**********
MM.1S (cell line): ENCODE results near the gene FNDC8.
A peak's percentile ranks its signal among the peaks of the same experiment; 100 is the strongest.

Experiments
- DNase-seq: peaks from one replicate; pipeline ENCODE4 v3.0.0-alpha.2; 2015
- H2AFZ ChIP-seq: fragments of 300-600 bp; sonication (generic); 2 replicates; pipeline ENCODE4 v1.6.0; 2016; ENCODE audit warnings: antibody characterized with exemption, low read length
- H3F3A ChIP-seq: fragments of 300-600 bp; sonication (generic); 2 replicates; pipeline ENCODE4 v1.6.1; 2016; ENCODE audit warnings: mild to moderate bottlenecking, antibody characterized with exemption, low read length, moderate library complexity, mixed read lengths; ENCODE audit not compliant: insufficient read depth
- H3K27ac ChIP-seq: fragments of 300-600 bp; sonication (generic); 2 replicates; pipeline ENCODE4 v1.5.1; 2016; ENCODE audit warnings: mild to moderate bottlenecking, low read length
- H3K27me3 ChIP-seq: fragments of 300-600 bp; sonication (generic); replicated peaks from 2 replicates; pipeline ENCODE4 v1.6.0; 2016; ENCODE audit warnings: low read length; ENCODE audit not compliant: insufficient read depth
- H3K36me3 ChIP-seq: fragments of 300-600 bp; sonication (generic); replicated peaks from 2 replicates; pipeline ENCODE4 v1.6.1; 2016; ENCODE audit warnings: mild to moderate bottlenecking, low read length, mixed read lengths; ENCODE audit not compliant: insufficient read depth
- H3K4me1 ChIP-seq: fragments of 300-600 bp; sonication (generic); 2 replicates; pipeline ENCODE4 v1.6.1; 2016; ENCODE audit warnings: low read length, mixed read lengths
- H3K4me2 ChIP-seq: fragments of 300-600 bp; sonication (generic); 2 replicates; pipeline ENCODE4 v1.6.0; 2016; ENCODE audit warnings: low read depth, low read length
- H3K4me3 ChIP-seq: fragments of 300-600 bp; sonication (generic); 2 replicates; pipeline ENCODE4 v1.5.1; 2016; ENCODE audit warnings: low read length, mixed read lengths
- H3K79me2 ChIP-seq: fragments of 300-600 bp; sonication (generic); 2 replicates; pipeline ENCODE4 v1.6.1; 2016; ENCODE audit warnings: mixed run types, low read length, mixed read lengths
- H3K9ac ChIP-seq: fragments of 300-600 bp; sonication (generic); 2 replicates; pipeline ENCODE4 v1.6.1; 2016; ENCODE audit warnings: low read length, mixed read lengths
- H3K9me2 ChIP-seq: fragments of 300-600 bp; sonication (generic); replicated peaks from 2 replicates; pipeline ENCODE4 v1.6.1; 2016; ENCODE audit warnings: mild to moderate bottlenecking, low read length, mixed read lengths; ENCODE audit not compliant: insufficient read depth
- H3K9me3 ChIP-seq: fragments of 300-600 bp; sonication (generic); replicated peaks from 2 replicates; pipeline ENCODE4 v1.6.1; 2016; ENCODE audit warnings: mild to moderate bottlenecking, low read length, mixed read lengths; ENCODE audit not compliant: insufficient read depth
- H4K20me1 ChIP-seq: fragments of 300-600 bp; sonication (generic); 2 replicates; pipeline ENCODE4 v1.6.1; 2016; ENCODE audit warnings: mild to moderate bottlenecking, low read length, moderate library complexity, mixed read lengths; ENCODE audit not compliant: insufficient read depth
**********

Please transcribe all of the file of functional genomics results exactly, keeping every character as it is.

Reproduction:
MM.1S (cell line): ENCODE results near the gene FNDC8.
A peak's percentile ranks its signal among the peaks of the same experiment; 100 is the strongest.

Experiments
- DNase-seq: peaks from one replicate; pipeline ENCODE4 v3.0.0-alpha.2; 2015
- H2AFZ ChIP-seq: fragments of 300-600 bp; sonication (generic); 2 replicates; pipeline ENCODE4 v1.6.0; 2016; ENCODE audit warnings: antibody characterized with exemption, low read length
- H3F3A ChIP-seq: fragments of 300-600 bp; sonication (generic); 2 replicates; pipeline ENCODE4 v1.6.1; 2016; ENCODE audit warnings: mild to moderate bottlenecking, antibody characterized with exemption, low read length, moderate library complexity, mixed read lengths; ENCODE audit not compliant: insufficient read depth
- H3K27ac ChIP-seq: fragments of 300-600 bp; sonication (generic); 2 replicates; pipeline ENCODE4 v1.5.1; 2016; ENCODE audit warnings: mild to moderate bottlenecking, low read length
- H3K27me3 ChIP-seq: fragments of 300-600 bp; sonication (generic); replicated peaks from 2 replicates; pipeline ENCODE4 v1.6.0; 2016; ENCODE audit warnings: low read length; ENCODE audit not compliant: insufficient read depth
- H3K36me3 ChIP-seq: fragments of 300-600 bp; sonication (generic); replicated peaks from 2 replicates; pipeline ENCODE4 v1.6.1; 2016; ENCODE audit warnings: mild to moderate bottlenecking, low read length, mixed read lengths; ENCODE audit not compliant: insufficient read depth
- H3K4me1 ChIP-seq: fragments of 300-600 bp; sonication (generic); 2 replicates; pipeline ENCODE4 v1.6.1; 2016; ENCODE audit warnings: low read length, mixed read lengths
- H3K4me2 ChIP-seq: fragments of 300-600 bp; sonication (generic); 2 replicates; pipeline ENCODE4 v1.6.0; 2016; ENCODE audit warnings: low read depth, low read length
- H3K4me3 ChIP-seq: fragments of 300-600 bp; sonication (generic); 2 replicates; pipeline ENCODE4 v1.5.1; 2016; ENCODE audit warnings: low read length, mixed read lengths
- H3K79me2 ChIP-seq: fragments of 300-600 bp; sonication (generic); 2 replicates; pipeline ENCODE4 v1.6.1; 2016; ENCODE audit warnings: mixed run types, low read length, mixed read lengths
- H3K9ac ChIP-seq: fragments of 300-600 bp; sonication (generic); 2 replicates; pipeline ENCODE4 v1.6.1; 2016; ENCODE audit warnings: low read length, mixed read lengths
- H3K9me2 ChIP-seq: fragments of 300-600 bp; sonication (generic); replicated peaks from 2 replicates; pipeline ENCODE4 v1.6.1; 2016; ENCODE audit warnings: mild to moderate bottlenecking, low read length, mixed read lengths; ENCODE audit not compliant: insufficient read depth
- H3K9me3 ChIP-seq: fragments of 300-600 bp; sonication (generic); replicated peaks from 2 replicates; pipeline ENCODE4 v1.6.1; 2016; ENCODE audit warnings: mild to moderate bottlenecking, low read length, mixed read lengths; ENCODE audit not compliant: insufficient read depth
- H4K20me1 ChIP-seq: fragments of 300-600 bp; sonication (generic); 2 replicates; pipeline ENCODE4 v1.6.1; 2016; ENCODE audit warnings: mild to moderate bottlenecking, low read length, moderate library complexity, mixed read lengths; ENCODE audit not compliant: insufficient read depth